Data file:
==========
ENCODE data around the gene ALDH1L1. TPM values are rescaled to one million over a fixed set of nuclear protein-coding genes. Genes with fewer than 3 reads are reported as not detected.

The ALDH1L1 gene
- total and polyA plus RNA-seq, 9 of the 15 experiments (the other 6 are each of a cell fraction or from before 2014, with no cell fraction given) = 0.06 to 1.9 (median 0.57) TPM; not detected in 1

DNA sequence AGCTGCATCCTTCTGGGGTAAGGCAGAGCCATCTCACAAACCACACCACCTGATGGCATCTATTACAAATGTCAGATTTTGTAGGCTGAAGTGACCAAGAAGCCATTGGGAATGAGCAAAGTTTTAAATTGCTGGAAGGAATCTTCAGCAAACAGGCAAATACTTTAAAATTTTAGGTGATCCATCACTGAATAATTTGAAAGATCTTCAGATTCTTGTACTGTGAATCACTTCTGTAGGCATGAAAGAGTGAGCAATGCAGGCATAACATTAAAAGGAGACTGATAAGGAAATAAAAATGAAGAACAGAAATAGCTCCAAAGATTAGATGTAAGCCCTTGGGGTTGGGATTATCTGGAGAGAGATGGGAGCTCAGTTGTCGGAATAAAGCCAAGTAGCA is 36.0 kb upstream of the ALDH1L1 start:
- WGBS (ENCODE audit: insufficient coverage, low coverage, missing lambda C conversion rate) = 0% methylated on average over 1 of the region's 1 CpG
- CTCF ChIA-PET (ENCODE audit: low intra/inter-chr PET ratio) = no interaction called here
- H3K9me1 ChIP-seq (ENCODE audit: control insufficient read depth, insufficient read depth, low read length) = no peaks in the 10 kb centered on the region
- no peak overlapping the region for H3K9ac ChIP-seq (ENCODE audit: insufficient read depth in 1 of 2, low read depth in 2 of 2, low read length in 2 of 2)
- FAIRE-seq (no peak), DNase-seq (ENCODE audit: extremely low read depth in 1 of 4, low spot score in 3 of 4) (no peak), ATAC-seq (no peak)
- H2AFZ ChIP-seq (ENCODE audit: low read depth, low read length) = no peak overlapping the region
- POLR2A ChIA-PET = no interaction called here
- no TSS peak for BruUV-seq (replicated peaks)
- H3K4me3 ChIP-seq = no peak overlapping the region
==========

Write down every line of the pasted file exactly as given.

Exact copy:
ENCODE data around the gene ALDH1L1. TPM values are rescaled to one million over a fixed set of nuclear protein-coding genes. Genes with fewer than 3 reads are reported as not detected.

The ALDH1L1 gene
- total and polyA plus RNA-seq, 9 of the 15 experiments (the other 6 are each of a cell fraction or from before 2014, with no cell fraction given) = 0.06 to 1.9 (median 0.57) TPM; not detected in 1

DNA sequence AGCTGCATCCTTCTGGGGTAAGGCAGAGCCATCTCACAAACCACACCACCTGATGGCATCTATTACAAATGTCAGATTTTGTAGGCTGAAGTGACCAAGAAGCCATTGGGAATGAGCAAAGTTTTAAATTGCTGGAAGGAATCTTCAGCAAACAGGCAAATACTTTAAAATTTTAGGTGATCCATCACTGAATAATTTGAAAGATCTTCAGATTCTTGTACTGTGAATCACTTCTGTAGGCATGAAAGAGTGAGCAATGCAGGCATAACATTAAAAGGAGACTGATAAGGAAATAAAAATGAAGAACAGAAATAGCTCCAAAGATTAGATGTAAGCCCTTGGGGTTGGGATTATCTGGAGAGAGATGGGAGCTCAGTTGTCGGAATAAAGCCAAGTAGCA is 36.0 kb upstream of the ALDH1L1 start:
- WGBS (ENCODE audit: insufficient coverage, low coverage, missing lambda C conversion rate) = 0% methylated on average over 1 of the region's 1 CpG
- CTCF ChIA-PET (ENCODE audit: low intra/inter-chr PET ratio) = no interaction called here
- H3K9me1 ChIP-seq (ENCODE audit: control insufficient read depth, insufficient read depth, low read length) = no peaks in the 10 kb centered on the region
- no peak overlapping the region for H3K9ac ChIP-seq (ENCODE audit: insufficient read depth in 1 of 2, low read depth in 2 of 2, low read length in 2 of 2)
- FAIRE-seq (no peak), DNase-seq (ENCODE audit: extremely low read depth in 1 of 4, low spot score in 3 of 4) (no peak), ATAC-seq (no peak)
- H2AFZ ChIP-seq (ENCODE audit: low read depth, low read length) = no peak overlapping the region
- POLR2A ChIA-PET = no interaction called here
- no TSS peak for BruUV-seq (replicated peaks)
- H3K4me3 ChIP-seq = no peak overlapping the region